Fund review: Should you invest in ICICI Prudential Balanced Advantage?

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© Kshitij Anand Fund review: Should you invest in ICICI Prudential Balanced Advantage?

Typically, when equity markets rise, we tend to invest more in equity. When markets decline, investors typically hold on and refuse to sell.

To overcome this problematic approach, an asset allocation fund may be of help. Balanced Advantage or dynamic asset allocation funds decide on equity-debt allocation based on internal models that they follow. At present, there are 23 funds in this category. The re-categorisation of mutual funds was done in mid-2018. But seven funds, including ICICI Prudential Balanced Advantage, have been following this strategy for more than seven years. Here, we review the ICICI Prudential Balanced Advantage fund (IBAF).

What is the scheme about?

With assets of Rs 26,123 crore, IBAF is the largest scheme in its category. It switches between equity and debt dynamically by using an in-house model that is based on the price-to-book value (P/BV) ratio. The fund also looks at other metrics and factors, including interest rate movements and global financial conditions.

The scheme has maintained allocation to equities (net equity and arbitrage positions) at 69-79 percent over the past three years, to give investors the equity taxation advantage. In rising equity markets, the fund manager has gone short (derivative position) on most of the equity exposures to make the portfolio defensive. In other words, it brings down its pure (net) equity allocation in rising markets.

S Naren, chief investment officer, ICICI Prudential Mutual Fund says, “Balanced advantage funds, by construct, are defensive in nature since they buy equity when it is cheap and sell it when markets are at a high. Hence, such products tend to underperform the aggressive hybrid funds when there is a bull market. But in periods of volatility such as in 2020 and 2018 after the IL&FS crisis, and across a full market cycle, these funds tend to generate relatively higher return as compared to the equity oriented funds.”

For instance, when the market traded new highs in January 2015, January 2018 and January 2020, the fund increased its hedged position to 30-36 percent and brought down its net equity exposure to around 34, 32 and 50 percent, respectively. That acted as a buffer to the fund in the overheated market. Currently (as of September 2020), the net equity exposure of the fund stands at 62 percent.

Category beating returns

The scheme has done well over a long period of time. Over the last three-year and five-year time periods, the scheme has given 7.04 percent and 9.39 percent returns, respectively. But rolling returns are a better way to assess a fund’s performance as they covers multiple entry and exit points. We took the scheme’s three-year rolling returns over a total time period of 10 years. Here, IBAF gave 11.8 percent returns, as opposed to a return of 9 percent from the category average. The Nifty 50 total returns index gave 11.7 percent returns in the same period.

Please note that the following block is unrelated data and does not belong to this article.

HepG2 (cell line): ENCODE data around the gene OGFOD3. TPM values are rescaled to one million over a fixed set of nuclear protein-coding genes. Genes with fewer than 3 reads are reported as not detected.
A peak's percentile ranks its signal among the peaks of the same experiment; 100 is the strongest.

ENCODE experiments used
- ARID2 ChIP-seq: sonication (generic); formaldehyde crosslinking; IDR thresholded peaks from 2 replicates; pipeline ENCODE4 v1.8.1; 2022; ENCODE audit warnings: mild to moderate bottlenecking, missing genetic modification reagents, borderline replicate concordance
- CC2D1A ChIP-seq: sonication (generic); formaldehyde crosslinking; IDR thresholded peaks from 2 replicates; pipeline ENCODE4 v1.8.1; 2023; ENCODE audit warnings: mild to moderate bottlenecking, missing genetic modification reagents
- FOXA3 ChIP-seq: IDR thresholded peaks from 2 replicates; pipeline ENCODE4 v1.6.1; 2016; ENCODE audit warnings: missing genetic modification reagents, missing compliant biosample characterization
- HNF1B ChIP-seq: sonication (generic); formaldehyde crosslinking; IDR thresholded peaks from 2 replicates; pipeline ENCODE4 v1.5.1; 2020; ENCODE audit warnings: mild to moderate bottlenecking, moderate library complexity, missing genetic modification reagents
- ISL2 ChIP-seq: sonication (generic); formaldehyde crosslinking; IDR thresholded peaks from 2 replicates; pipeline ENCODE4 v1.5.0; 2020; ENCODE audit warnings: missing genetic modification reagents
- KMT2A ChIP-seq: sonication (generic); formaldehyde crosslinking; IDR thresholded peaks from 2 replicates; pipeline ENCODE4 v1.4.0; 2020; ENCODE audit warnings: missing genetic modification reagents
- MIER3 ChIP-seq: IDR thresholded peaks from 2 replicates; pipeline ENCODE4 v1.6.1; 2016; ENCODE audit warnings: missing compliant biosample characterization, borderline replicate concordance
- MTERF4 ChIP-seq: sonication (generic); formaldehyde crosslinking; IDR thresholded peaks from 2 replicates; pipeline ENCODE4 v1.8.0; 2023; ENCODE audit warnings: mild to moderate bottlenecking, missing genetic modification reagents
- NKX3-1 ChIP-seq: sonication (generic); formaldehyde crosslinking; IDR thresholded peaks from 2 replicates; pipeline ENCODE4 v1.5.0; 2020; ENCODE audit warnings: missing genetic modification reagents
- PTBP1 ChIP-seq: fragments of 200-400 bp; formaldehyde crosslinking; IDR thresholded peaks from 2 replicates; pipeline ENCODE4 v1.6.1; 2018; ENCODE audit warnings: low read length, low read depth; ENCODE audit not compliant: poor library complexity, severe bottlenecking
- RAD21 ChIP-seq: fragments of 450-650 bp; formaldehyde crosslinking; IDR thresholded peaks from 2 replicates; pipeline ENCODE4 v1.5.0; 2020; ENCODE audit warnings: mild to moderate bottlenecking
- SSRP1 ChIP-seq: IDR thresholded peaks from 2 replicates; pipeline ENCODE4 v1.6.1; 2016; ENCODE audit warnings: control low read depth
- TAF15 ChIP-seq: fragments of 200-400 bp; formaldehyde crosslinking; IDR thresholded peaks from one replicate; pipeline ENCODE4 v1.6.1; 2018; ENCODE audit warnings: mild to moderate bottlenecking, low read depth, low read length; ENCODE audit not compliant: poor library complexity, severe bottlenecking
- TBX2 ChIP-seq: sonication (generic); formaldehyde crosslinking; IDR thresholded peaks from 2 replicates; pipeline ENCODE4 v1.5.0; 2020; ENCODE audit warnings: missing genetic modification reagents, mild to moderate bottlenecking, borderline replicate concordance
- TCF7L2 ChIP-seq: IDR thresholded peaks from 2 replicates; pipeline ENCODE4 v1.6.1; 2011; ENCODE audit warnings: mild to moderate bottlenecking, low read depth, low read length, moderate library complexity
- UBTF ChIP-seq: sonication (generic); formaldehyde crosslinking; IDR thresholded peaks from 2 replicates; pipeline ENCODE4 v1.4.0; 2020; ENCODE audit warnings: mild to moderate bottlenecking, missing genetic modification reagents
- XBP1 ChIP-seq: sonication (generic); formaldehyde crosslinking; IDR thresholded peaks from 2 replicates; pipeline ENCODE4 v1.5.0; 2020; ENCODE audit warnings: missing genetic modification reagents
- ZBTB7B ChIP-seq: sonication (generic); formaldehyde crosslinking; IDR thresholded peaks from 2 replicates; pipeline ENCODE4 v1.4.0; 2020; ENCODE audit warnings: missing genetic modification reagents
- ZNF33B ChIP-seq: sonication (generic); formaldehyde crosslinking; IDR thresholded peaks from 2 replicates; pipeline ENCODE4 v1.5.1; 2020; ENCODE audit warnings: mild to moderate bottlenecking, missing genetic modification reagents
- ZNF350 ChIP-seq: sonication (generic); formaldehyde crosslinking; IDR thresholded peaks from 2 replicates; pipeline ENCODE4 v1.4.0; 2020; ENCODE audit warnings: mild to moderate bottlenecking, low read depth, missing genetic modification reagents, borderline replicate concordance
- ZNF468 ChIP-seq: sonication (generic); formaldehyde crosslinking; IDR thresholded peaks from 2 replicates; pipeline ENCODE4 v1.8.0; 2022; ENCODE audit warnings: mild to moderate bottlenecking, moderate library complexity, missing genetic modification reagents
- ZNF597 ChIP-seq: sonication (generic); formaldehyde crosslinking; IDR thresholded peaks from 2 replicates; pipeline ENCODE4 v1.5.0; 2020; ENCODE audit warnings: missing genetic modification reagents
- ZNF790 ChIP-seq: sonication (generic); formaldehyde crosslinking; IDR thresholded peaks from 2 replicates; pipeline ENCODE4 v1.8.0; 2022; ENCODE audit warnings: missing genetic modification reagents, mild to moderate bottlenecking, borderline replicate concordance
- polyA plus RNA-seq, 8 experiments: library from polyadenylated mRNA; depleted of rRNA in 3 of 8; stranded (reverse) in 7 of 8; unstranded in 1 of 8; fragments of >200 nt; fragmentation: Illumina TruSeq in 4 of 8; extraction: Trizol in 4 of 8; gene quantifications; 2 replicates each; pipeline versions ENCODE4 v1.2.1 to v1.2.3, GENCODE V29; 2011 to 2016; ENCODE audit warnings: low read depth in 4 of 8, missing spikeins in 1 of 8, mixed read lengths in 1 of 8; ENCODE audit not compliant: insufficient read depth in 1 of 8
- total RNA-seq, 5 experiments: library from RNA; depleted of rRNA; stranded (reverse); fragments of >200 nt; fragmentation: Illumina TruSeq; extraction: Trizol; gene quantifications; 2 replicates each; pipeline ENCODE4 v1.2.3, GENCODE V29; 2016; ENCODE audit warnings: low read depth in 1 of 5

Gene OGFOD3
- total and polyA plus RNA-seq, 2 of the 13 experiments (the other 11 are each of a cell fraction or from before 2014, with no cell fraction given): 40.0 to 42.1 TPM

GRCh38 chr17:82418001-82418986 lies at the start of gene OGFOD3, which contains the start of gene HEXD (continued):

Portfolio holding

IBAF invests in companies across market capitalisation. But it also manages its debt side actively. It takes calls on interest rates as well as a bit of credit strategy and identifies securities with slightly lower credit rating of well-managed companies that are expected to see a rating upgrade. At present, the scheme’s average maturity is 2.9 years.

On account of its large size, the portfolio is fairly diversified. As per Value Research, its top 10 holdings account for 35.41 percent of its portfolio. Its top three equity holdings are Reliance Industries (six percent), ICICI Bank (4.69 percent) and HDFC Bank (4.47 percent). Ihab Dalwai and Manish Banthia are the fund managers of this scheme.

Typically, balanced advantage funds invest across equity, debt and arbitrage. The equity plus arbitrage portion of the portfolio is typically maintained at over 65 per cent. Hence, they are treated as equity funds for tax purposes.

Each fund follows an in-house valuation model to determine its equity allocation. Valuation metrics such as price-to-earnings (P/E), price-to-book (P/B) and dividend yield are typically used.

In the risk-return pyramid, the balanced advantage category is placed below aggressive hybrid schemes but above multi-asset allocation and equity savings funds. You cannot compare balanced advantage funds with aggressive hybrid schemes as the latter follow a static allocation strategy in equities that ranges from 65-80 per cent (unhedged).

Should you invest in IBAF?

Investors who wish to participate in equity markets with a relatively conservative approach can consider this category. S Naren says, “This fund is suitable for most investors and particularly those who wish to book profits in a disciplined manner when the markets are up and also investors who intend to participate in the equity market when markets are trading at high valuations. It is the category you can invest a lump-sum in at any point of time, given that the asset allocation is structured accordingly and aimed at providing better investor experience.”

Ideally, have a minimum of five years’ duration in mind if you wish to invest in IBAF.